These are all public domain works, meaning they are out of copyright. Still, the owner of the scan and the resulting PDF actually owns the digital file, so you can’t sell these PDFs. You can distribute them, share them, etc., (you should always give the source), but you can’t sell them. It’s a good idea to review each site’s policies on distribution.

There are some places online that do sell their own PDFs of these books. Often, the PDFs are no better (and sometimes, they’re worse) than the free ones you’ll find from quality sources.

There also places that reproduce some of these books in print form (for example, the Variety magazines), cleaned up and very clear (with clean diagrams and so forth). Often, those are worth buying if you want a hard copy. They’re usually bound with a comb, and the print is very nice. Iva Rose Vintage Productions comes to mind – they do a great job with their reprints.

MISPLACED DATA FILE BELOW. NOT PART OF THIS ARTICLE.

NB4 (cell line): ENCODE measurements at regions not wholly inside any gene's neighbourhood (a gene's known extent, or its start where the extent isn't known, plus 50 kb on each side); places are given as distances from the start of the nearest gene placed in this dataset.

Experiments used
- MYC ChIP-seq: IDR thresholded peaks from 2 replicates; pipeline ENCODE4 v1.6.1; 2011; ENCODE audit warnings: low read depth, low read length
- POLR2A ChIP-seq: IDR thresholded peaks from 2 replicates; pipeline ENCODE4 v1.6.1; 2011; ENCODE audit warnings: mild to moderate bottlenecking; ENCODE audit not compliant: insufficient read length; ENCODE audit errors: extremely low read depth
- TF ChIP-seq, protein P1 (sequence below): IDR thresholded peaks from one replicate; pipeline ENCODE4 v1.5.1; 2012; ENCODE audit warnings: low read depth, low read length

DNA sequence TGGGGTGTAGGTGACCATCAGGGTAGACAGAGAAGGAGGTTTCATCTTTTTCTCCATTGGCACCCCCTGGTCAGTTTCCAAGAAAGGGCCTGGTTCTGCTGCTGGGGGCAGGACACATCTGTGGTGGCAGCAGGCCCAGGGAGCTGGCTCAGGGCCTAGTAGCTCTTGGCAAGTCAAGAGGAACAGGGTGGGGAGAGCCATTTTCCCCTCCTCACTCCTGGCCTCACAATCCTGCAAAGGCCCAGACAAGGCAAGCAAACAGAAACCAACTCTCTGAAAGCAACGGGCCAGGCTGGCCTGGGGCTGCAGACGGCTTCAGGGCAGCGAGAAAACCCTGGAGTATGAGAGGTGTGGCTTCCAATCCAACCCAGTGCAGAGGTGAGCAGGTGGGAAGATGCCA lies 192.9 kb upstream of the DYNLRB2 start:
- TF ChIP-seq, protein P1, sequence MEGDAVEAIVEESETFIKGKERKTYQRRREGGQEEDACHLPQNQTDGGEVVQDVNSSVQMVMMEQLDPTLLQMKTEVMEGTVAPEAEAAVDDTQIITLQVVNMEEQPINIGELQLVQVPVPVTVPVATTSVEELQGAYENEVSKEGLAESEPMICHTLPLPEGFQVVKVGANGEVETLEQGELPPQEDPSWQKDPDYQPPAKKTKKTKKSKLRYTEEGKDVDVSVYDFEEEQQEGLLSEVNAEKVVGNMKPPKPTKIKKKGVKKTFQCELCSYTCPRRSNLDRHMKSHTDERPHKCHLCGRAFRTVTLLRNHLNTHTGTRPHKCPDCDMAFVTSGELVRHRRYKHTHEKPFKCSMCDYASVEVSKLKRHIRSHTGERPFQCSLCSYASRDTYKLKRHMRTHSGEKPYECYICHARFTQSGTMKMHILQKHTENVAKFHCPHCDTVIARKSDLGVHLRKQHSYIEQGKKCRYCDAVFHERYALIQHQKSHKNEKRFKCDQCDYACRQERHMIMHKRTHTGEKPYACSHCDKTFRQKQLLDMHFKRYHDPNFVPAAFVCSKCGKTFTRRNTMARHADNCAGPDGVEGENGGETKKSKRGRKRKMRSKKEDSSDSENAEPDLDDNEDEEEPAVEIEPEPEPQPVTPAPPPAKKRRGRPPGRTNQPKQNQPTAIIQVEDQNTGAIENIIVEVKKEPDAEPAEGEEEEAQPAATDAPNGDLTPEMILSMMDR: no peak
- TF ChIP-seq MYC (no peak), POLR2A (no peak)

You can also search through used book sources for original copies. Sometimes, you can find them very inexpensively. Sometimes, you can’t! It’s just a matter of constantly searching for old publications that you really want.

Enjoy!

 
 

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(10) Comments

  1. It’s good to see you giving the Antique Pattern Library a plug: it’s a great resource (loads of good scans of old DMC pattern books, for example, which are great for learning counted embroidery techniques). You shouldn’t need a password to download from APL – if you get that request it is usually a sign that your Adobe reader is not the latest version.